Back in late spring I got my first telescope, for free! Its a tasco 3" dob. However, it’s quite old. From what I can gather, it was made in the mid 60s.
I have been lightly working on it over the summer, getting the tripod in better shape, cleaning it, etc…
When I got it, I purchased a .95" → 1.25" adapter and got two eye pieces for it, 6mm plossl and a 23mm svbony.
My issue is whenever I use it all I can see is the arms attached to the secondary mirror as well as the secondary mirror. As I focus in to get the image clearer, it starts to get better. However, the focuser stops before it goes away. I know I need to collimate the mirrors, I am just tryibg to figure out how.
If the mirrors are collimated will this help with the issue or does the telescope need to “focus” more but can’t?
I have added pictures for reference.
Hi there, glad you here. I’m not the most experienced here, but this is the basics:
At the open end is the spider holding the diagonal mirror, it has 3 screws.
At the back end, thee will be 3 adjustment screws for the main mirror.
You need to get a laser collimation tool, it will sit where your eyepiece goes.
Get on YouTube and watch some videos on basic Newtonian telescope collimation techniques. Use whichever process you feel comfortable with.
With something that’s this old, be very gentle!
Hope this helps!
Thank you for the information! I’ll need to order a collimater, hopefully, after that it will look better.
I’ve been doing my best to be very careful. Especially because i do not know if there is any hidden value behind this. From what I had found, the 1964 version of this telescope was more used and that is still considered somewhat rare, though, valuable? I wouldn’t know. Either way, I’d like to keep this in as goid condition as possible, even if it’s just a little beginner scope from the 60s.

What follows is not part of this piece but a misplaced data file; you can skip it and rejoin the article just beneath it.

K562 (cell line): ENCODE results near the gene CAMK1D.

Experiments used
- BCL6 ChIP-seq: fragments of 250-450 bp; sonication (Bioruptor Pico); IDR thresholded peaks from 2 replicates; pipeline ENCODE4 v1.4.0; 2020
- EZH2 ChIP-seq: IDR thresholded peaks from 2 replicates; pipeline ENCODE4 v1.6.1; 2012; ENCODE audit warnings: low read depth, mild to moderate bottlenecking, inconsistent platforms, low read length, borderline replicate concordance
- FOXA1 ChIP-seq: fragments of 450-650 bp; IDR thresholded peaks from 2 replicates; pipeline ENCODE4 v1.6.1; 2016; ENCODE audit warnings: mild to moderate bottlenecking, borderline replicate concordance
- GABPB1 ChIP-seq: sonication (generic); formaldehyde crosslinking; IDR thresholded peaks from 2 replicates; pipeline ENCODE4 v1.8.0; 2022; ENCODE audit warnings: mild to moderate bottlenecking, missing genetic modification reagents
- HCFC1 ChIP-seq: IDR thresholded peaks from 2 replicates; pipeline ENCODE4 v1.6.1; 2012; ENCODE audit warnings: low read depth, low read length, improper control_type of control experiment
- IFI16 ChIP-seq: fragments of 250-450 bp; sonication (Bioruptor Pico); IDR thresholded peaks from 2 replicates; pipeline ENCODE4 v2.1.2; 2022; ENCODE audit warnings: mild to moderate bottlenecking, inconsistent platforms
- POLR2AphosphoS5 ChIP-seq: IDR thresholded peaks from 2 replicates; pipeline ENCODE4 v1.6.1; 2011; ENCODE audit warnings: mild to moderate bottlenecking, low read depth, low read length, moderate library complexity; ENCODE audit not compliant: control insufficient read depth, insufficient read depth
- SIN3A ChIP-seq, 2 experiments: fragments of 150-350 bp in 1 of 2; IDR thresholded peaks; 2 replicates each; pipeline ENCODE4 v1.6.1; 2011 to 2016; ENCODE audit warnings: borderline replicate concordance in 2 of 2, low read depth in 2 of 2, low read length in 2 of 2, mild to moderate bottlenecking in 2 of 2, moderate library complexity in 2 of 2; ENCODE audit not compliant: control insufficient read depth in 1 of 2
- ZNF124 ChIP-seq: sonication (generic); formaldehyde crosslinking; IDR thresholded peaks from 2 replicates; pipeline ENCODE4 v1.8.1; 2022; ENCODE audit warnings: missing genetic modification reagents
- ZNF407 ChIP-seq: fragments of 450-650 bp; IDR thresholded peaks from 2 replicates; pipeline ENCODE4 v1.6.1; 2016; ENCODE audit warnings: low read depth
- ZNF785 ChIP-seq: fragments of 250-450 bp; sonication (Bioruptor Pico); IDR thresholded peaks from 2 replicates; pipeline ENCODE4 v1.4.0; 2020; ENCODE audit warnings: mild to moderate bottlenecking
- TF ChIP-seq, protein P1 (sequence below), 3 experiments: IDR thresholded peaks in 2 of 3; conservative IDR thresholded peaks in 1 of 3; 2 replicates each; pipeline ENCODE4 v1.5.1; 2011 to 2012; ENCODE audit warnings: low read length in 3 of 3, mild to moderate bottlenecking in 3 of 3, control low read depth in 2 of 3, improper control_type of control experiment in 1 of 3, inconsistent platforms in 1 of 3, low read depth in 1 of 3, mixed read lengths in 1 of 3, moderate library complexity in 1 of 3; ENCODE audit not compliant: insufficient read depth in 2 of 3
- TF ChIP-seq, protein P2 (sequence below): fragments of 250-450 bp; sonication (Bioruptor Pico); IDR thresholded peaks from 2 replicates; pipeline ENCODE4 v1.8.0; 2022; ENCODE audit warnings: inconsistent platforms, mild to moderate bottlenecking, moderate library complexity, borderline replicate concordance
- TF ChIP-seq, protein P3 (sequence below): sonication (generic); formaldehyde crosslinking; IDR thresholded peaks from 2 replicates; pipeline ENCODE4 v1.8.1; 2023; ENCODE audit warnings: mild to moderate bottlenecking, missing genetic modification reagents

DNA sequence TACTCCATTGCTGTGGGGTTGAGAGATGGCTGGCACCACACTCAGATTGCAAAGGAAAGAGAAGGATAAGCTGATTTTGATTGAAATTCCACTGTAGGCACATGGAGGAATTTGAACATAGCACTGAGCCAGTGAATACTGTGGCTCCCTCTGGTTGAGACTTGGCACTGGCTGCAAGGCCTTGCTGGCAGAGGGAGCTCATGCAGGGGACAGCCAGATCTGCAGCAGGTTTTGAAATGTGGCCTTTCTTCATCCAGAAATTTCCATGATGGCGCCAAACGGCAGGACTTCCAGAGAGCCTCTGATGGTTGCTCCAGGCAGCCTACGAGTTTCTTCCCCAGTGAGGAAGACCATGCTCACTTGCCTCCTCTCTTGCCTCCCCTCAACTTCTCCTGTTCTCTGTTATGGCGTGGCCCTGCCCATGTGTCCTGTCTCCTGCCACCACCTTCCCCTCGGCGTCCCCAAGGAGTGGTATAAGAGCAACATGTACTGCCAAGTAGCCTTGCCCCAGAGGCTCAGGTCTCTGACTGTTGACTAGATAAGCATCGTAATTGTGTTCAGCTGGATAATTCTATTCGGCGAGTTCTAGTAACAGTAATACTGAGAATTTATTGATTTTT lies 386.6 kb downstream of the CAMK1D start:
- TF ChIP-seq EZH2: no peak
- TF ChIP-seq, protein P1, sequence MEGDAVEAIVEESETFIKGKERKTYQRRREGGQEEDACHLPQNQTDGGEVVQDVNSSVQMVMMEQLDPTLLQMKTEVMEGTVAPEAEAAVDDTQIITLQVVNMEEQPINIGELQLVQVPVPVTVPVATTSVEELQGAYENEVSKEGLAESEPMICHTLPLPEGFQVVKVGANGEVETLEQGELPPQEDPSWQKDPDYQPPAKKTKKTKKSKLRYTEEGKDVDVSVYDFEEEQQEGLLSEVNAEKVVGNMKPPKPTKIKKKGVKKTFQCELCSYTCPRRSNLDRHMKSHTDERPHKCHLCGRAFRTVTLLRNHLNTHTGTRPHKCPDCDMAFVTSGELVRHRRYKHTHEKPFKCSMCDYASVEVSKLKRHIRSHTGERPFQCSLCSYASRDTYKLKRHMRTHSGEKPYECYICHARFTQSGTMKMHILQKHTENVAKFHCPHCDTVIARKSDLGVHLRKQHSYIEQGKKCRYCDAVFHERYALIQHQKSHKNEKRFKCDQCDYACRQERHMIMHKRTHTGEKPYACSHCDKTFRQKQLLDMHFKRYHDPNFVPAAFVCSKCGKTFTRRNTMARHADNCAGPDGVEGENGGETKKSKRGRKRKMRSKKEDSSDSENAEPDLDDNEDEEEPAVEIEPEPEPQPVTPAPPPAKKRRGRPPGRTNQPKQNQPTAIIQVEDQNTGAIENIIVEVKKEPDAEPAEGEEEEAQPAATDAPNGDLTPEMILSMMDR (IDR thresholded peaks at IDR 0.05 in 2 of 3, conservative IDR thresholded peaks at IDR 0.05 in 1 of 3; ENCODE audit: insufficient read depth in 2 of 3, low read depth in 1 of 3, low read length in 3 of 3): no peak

Another possibility is your focuser travel. Depending on the eyepiece you’re using, quite possible you may need to use an extender to put the eyepiece further out than you can currently move it.
Made me think of that because you said the image gets better as you focus, but you can’t move it out far enough.
You said it is you can’t focus In enough correct? We have this same issue on a 13” and 15” DOB with several eyepieces. This is a common issue when you use a DSLR camera. If the primary mirror can be moved up enough that might solve the issue. If not you will need to try different eyepieces to see what will work. If you can bring it out to some of the Club events you could try some of the members eyepieces to find ones that will work. A Barlow sometimes work but may make it to high power.
@CodyGossett Before you start on adjusting screws to collimate, let’s address the issue with focus: Please confirm: In which direction of focuser travel does focus seem to improve? As you move the focuser drawtube outward? 6Moving the eyepiece away from the image reflected in the mirror?)
I had that experience when I first began to use my reflector. Practice during the daytime on an object in the far distance…say, maybe a quarter mile away. (I used a chimney on a roof.) If moving the focuser outward does improve focus, carefully loosen the set screws holding the eyepiece and lift the eyepiece out some more, but leaving enough of the barrel to still be grasped by the set screws.